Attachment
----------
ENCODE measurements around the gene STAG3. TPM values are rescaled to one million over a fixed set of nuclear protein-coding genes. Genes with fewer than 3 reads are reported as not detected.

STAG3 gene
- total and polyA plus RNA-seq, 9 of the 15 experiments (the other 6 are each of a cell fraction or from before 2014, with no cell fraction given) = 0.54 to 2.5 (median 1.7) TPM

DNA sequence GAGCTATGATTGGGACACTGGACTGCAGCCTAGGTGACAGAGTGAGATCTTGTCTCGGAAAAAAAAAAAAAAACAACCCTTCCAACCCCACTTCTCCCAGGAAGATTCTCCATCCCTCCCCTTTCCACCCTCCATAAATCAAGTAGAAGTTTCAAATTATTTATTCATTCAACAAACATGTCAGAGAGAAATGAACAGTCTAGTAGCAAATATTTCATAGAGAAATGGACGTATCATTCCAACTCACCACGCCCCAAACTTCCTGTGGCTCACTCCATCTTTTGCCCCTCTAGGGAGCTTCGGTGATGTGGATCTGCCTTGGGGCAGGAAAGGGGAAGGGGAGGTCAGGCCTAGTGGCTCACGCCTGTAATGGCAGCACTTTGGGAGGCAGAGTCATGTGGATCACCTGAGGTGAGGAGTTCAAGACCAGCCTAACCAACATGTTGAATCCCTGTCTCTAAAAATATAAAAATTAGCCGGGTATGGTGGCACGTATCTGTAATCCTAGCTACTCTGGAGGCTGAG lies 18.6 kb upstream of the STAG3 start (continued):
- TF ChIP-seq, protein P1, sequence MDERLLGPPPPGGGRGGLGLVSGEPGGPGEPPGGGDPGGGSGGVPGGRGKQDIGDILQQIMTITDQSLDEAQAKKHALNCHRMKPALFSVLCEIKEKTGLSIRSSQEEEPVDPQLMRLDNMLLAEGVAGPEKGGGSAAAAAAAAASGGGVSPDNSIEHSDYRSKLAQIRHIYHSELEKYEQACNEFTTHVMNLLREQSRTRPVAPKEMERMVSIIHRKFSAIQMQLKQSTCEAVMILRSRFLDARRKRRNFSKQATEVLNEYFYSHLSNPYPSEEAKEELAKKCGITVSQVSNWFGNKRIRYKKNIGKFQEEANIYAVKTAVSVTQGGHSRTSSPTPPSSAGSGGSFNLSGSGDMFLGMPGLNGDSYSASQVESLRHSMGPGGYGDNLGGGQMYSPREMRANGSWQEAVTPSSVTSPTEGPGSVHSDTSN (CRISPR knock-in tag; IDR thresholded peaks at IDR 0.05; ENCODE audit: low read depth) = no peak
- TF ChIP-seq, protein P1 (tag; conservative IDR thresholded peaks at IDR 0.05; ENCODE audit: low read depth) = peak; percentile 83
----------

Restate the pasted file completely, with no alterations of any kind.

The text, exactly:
ENCODE measurements around the gene STAG3. TPM values are rescaled to one million over a fixed set of nuclear protein-coding genes. Genes with fewer than 3 reads are reported as not detected.

STAG3 gene
- total and polyA plus RNA-seq, 9 of the 15 experiments (the other 6 are each of a cell fraction or from before 2014, with no cell fraction given) = 0.54 to 2.5 (median 1.7) TPM

DNA sequence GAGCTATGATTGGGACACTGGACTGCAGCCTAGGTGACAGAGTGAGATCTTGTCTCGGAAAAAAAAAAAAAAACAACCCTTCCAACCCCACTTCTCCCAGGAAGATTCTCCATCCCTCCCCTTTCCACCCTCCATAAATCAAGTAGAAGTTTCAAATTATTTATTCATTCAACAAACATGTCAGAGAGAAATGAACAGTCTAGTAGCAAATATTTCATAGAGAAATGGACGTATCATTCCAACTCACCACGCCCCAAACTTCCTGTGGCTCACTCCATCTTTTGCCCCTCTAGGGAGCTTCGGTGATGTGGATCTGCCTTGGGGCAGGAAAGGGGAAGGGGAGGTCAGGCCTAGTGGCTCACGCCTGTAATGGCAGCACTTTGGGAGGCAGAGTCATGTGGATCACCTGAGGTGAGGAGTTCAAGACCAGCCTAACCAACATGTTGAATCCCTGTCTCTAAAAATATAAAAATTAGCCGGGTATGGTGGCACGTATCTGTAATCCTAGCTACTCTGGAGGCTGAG lies 18.6 kb upstream of the STAG3 start (continued):
- TF ChIP-seq, protein P1, sequence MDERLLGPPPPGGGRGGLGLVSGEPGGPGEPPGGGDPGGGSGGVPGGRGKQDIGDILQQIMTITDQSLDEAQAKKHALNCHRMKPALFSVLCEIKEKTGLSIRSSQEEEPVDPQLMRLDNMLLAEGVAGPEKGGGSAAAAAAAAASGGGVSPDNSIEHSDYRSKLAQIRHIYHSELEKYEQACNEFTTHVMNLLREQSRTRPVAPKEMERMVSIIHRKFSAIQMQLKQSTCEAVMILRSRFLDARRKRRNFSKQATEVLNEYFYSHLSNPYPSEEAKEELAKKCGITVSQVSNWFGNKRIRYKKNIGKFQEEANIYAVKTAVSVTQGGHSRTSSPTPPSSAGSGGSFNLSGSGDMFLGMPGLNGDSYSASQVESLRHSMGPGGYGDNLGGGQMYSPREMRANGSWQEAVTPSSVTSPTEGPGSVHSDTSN (CRISPR knock-in tag; IDR thresholded peaks at IDR 0.05; ENCODE audit: low read depth) = no peak
- TF ChIP-seq, protein P1 (tag; conservative IDR thresholded peaks at IDR 0.05; ENCODE audit: low read depth) = peak; percentile 83